The Tagged Image File Format is a lossless file format mostly used for photography and desktop publishing. Regardless of the number of times you re-save the image, the high-quality is retained. It supports transparency and layers making it suitable for editing software like Photoshop.
When to use TIFF:
- Printing high-quality graphics popular with most publishers.
- Creating high-quality photos/art scans.
Never use TIFF for web graphics as they are optimized for print. TIFF files will negatively impact your page loading speed.
Anyone who has used Photoshop has come across the PSD (Photoshop Document) format. The beauty of PSD files is that they may contain vector layers making them suitable for different projects. PSD files can be exported as JPG, PNG, or TIFF.
When to use PSD:
- When you need to retouch, adjust colors, or add text to photos.
- For artwork edits for print or digital.
- For website or app mockup as you can easily adjust UI elements.
- To create fancy animations or videos.
Don’t use PSD for online or print images. You have to convert to a format that your audience can view. Also, most printers don’t work with PSD files.
Vector image files
PDF has remained the most popular universal format used to display documents and images correctly irrespective of the OS, device, or browser. It can be used to display even raster graphic files and spreadsheets. Most printers work with PDF files because of its near-universal standard. You can easily convert JPG to PDF to send the final design to production.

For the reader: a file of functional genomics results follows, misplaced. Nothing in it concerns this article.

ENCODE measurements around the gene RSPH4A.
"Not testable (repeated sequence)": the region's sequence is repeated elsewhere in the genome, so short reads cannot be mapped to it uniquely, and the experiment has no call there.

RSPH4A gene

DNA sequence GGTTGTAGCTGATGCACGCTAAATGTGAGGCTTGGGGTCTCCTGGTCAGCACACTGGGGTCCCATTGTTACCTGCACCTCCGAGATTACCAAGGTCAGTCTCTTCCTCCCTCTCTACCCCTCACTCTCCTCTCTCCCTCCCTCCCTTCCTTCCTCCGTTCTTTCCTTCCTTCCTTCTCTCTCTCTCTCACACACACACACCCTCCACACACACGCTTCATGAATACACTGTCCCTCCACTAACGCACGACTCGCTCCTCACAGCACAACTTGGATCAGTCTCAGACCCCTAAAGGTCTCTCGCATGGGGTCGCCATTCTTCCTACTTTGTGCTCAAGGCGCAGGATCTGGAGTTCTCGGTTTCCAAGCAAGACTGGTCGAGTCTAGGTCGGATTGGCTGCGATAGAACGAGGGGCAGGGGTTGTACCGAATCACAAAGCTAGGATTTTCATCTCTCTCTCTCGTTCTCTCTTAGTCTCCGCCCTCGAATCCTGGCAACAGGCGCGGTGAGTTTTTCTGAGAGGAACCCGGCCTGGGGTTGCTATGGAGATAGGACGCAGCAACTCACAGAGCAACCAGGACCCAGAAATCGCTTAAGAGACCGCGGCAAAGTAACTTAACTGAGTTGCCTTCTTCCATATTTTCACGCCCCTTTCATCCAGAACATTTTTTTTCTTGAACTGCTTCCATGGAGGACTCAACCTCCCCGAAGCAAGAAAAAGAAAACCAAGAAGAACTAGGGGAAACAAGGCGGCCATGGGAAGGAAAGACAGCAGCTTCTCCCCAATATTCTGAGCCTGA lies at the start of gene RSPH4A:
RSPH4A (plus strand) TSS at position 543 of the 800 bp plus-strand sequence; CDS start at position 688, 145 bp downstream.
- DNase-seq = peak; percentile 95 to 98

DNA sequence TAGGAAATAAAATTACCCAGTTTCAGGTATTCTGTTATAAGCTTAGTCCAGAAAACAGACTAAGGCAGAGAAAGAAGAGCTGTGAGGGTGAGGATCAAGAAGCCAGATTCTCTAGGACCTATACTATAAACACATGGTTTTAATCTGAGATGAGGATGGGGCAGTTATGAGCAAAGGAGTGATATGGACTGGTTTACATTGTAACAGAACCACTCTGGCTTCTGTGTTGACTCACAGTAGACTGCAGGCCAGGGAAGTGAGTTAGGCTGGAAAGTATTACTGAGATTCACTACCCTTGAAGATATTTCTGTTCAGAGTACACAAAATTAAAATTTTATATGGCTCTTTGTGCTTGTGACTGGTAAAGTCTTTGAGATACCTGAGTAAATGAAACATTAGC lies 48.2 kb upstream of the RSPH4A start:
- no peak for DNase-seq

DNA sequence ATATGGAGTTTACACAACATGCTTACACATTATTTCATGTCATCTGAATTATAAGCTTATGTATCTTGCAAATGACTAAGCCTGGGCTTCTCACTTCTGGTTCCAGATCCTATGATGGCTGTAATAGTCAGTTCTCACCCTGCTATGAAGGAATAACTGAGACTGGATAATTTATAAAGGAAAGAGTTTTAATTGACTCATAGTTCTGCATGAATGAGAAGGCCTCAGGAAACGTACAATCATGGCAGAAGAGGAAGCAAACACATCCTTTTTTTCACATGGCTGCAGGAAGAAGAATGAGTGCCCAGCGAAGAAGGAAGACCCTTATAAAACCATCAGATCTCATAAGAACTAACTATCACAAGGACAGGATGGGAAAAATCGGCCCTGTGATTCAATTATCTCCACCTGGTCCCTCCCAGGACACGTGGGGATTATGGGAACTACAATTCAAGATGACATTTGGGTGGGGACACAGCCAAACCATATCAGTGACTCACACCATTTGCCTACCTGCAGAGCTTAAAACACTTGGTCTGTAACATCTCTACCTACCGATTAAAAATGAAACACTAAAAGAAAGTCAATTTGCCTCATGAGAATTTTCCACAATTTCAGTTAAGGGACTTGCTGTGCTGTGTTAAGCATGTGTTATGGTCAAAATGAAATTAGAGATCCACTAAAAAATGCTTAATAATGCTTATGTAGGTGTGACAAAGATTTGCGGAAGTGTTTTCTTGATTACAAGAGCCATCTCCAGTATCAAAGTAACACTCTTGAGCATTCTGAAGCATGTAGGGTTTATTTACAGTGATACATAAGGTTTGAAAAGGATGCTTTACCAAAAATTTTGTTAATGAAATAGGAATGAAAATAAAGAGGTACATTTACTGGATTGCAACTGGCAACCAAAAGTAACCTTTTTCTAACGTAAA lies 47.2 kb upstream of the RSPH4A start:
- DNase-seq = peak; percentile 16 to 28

When to use PDF:
- For ready-to-print images.
- To display documents online like flyers, booklets, posters, and magazines.
This is another vector file developed to create high-resolution images for print. It’s not popular with Adobe products but Corel Draw or Quark use it. It’s possible to create an image to use for larger or smaller designs thanks to its scalability feature.
When to use EPS:
- To send logos to clients. The design will be clear regardless of the device resolution.
Don’t use EPS to display graphics online or when working with artwork/photographs.
Adobe Illustrator is the most used format for creating graphics from scratch. Most designers have it in their design arsenal. It’s the most reliable format for vector images and it’s also very easy to manipulate. AI format is based on both PDF and EPS file formats. You can export these files like JPG, PNG, PDF, TIFF, PSD, or GIF.
When to use AI
- To edit vector graphics.
- To create logos, icons, or brand mascot.
- For one-paged print designs like posters, flyers, business cards, or notecards.
However, don’t use AI format to edit raster images as Illustrator has limited editing tools for artwork and photographs directly.
The INDD files (Indesign Document) are created in Adobe Indesign. If you are looking for advanced typography features to create rich designs, you can combine files from Photoshop and Illustrator in Adobe Indesign. INDD files have sophisticated and more professional page layout options.
When to use INDD:
- In large publications like magazines, eBooks, brochures, and newspapers.